Concurrency really matters for SQL Data Warehouse workloads! There is a lot of talk about what you really need to have an analytics-driven organization when it comes to the underlying data platform, which will need to serve all of your data to all of your users.
The need for a server that is capable of serving in-house Data and that of users has been a concern for organizations. Do you need to store data in tables or files? What you need is something that stores data in these two cases while being able to deliver high performance on lots of data. Snowflakes are the single platform that keeps both lake-use data and warehousing workloads that need high concurrency.
Why do you need concurrency? A typical BI dashboard that most users use today to look at their data. One dashboard on BI has 12 visuals (8 charts and 4 KPIs). This means every time a user clicks and selects a piece of data, and this tool will send 12 simultaneous queries to the underlying data platform. This jam packs all the data at once, confusing the data analysts. The introduction of concurrency on a modern cloud data platform like Snowflake, which can easily run your data warehousing, Data Lake, and data engineering & to such databases, will aid the separation of the data and also affect data cleaning before delivering it to the database.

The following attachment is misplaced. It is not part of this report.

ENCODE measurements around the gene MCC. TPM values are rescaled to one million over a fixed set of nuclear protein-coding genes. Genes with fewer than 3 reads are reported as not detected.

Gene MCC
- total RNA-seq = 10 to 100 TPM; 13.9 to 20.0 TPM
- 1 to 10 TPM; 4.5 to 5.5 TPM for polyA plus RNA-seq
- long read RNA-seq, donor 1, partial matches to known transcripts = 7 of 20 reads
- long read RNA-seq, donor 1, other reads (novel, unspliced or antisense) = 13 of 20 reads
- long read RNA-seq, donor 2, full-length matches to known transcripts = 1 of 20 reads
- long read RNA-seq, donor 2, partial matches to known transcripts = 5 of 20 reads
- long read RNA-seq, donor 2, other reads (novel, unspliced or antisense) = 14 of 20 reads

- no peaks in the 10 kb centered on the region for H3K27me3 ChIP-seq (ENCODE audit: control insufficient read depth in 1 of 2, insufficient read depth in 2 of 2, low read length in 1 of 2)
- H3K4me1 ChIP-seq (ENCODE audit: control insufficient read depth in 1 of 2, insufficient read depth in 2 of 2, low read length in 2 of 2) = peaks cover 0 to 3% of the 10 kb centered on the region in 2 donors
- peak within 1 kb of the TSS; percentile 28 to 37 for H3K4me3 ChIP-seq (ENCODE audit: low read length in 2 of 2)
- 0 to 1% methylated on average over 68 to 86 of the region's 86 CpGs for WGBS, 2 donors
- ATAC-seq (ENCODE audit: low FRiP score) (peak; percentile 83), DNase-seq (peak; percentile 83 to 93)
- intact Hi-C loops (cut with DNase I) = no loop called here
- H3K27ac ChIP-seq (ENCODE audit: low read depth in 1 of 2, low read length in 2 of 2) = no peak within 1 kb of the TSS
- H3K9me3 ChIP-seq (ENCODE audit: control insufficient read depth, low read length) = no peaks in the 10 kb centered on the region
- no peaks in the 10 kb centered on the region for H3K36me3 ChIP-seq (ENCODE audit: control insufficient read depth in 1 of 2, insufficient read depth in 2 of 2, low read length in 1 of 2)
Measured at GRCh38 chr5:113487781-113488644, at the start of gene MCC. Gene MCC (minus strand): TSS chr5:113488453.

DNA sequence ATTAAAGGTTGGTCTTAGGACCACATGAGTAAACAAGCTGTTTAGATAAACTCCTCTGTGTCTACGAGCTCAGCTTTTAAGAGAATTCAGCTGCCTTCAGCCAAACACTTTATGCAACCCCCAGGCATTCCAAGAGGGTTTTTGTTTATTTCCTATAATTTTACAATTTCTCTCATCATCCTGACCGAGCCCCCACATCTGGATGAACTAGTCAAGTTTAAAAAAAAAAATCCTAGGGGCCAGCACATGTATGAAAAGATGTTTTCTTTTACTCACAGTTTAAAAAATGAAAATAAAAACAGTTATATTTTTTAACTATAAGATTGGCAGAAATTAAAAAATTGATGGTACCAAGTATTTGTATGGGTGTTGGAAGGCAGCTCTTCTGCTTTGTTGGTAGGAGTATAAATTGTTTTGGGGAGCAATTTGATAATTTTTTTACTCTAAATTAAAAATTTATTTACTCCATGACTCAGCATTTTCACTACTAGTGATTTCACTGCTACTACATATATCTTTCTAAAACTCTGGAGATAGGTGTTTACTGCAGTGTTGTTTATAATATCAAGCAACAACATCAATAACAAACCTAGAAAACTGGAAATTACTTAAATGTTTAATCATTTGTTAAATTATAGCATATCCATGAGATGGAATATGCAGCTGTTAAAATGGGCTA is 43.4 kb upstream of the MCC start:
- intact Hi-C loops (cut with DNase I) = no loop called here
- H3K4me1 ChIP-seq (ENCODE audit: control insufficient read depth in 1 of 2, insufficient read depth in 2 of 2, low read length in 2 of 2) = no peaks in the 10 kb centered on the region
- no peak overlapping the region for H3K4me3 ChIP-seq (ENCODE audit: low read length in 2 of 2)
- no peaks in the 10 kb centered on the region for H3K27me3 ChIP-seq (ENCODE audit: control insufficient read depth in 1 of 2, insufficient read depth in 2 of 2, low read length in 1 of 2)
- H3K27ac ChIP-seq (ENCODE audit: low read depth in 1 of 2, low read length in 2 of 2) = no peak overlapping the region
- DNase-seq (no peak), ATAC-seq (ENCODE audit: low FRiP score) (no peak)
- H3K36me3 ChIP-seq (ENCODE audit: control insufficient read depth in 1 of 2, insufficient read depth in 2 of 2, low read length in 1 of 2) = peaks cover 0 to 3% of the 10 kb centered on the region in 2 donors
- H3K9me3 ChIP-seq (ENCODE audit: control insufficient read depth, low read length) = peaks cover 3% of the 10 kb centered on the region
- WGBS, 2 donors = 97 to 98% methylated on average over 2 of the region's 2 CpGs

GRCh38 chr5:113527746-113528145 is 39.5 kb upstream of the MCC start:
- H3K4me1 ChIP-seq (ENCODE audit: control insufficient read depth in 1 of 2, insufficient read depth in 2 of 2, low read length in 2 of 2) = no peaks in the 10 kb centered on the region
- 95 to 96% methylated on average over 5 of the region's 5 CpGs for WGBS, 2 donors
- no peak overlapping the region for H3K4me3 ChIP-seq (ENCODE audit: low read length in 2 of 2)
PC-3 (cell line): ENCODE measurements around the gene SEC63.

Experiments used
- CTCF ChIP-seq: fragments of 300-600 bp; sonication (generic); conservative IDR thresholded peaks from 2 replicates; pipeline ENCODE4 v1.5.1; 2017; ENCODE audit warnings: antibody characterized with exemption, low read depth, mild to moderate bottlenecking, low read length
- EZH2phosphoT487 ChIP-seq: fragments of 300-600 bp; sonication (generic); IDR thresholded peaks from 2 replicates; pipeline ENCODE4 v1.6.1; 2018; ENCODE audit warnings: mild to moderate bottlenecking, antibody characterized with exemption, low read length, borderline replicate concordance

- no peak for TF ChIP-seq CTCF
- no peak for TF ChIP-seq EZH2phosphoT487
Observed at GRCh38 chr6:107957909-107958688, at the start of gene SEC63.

I did a test for my personal education to understand where these technologies stand in terms of serving Ad-hoc BI and reporting workloads. I will be comparing the speed, variation in Nodes used, and timing of Snowflake to Lakehouse and Snowflake to Ad-hoc BI.
I will be giving a short analysis of the results, starting with Snowflake.
Snowflake was two times faster than Lakehouse while using half the computer. Snowflake, in less than thirty seconds to meet demand, uses one node. At the end of the test, Snowflake completed this test using a total of 4 nodes. While Lakehouse completed this test using eight nodes + 1 driver node. The result shows that Snowflake is faster and consumes less computing than Lakehouse. This also means that when data is gathered, it will be delivered to the database by Snowflake in a more concise format. Snowflake was able to recognize a high concurrency demand very quickly and address it by instantly adding additional clusters, while the Data lake SQL warehouse workload looks much looks much slower to respond to the requirement for higher concurrency where the response is limited
In deciding which to go for, the choice is yours, as there is Snowflake, where everything works perfectly, and all data is secured & encrypted by default, and there is no configuration or maintenance required. With a lake house architecture, heavy concurrent workloads will result in substantially slower and inconsistent performance. I conducted the test using two tables as used by companies using ad-hoc BI. There were 200 million rows and 4000 rows of customers. I then loaded the data at the same time and in the same way on both platforms.